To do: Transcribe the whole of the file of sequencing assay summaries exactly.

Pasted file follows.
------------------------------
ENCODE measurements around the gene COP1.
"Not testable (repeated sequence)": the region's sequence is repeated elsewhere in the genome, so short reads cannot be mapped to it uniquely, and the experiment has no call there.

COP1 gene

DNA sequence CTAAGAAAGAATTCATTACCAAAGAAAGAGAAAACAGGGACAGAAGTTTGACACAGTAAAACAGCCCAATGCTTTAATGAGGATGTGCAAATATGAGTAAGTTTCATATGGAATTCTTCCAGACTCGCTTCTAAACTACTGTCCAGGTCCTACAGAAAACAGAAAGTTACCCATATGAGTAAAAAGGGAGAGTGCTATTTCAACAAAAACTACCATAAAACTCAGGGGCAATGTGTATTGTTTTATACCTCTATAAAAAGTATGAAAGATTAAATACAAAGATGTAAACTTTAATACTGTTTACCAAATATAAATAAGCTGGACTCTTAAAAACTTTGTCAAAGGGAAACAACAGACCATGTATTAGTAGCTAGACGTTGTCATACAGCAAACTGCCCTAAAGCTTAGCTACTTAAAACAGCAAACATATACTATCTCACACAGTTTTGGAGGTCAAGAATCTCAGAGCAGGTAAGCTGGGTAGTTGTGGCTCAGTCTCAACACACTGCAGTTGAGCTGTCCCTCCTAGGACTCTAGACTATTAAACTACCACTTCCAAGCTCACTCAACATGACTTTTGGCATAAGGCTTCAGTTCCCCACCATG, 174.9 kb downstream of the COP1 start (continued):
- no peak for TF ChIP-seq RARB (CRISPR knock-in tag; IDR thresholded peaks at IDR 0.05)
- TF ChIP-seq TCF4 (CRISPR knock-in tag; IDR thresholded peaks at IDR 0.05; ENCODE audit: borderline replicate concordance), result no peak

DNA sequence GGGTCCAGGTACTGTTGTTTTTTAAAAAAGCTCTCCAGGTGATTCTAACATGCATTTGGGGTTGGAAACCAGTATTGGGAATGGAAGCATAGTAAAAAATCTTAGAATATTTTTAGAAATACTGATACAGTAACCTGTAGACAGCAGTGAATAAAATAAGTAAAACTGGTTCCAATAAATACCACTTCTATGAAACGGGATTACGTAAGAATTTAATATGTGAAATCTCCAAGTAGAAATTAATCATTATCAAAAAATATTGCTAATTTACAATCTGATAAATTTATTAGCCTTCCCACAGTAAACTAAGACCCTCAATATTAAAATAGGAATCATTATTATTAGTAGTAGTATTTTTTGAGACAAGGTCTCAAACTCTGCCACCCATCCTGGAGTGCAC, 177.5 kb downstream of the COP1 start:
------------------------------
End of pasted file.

ENCODE measurements around the gene COP1.
"Not testable (repeated sequence)": the region's sequence is repeated elsewhere in the genome, so short reads cannot be mapped to it uniquely, and the experiment has no call there.

COP1 gene

DNA sequence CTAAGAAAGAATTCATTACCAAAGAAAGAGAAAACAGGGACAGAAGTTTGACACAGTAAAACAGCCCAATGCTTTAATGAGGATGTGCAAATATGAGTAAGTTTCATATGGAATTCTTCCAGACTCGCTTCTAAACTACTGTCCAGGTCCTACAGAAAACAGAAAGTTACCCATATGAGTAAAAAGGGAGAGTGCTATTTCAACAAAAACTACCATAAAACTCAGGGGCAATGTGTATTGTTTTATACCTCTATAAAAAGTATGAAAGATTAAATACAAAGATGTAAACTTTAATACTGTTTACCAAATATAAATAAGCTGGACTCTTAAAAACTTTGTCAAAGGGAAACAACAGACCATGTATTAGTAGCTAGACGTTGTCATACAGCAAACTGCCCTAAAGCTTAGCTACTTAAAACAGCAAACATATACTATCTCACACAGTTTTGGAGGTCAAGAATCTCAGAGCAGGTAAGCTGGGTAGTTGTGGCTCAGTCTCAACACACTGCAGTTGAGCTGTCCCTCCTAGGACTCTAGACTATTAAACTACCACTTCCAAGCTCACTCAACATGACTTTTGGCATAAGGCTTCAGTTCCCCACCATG, 174.9 kb downstream of the COP1 start (continued):
- no peak for TF ChIP-seq RARB (CRISPR knock-in tag; IDR thresholded peaks at IDR 0.05)
- TF ChIP-seq TCF4 (CRISPR knock-in tag; IDR thresholded peaks at IDR 0.05; ENCODE audit: borderline replicate concordance), result no peak

DNA sequence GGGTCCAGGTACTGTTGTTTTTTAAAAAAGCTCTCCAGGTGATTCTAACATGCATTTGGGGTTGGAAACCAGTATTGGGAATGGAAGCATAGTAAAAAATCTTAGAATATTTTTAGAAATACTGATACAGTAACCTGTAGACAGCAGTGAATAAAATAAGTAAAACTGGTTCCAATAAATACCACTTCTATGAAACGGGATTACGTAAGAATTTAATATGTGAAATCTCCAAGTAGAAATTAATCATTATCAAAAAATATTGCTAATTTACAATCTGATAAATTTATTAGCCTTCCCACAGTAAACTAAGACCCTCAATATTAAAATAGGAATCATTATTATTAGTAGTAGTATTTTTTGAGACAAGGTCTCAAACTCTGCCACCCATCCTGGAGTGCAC, 177.5 kb downstream of the COP1 start: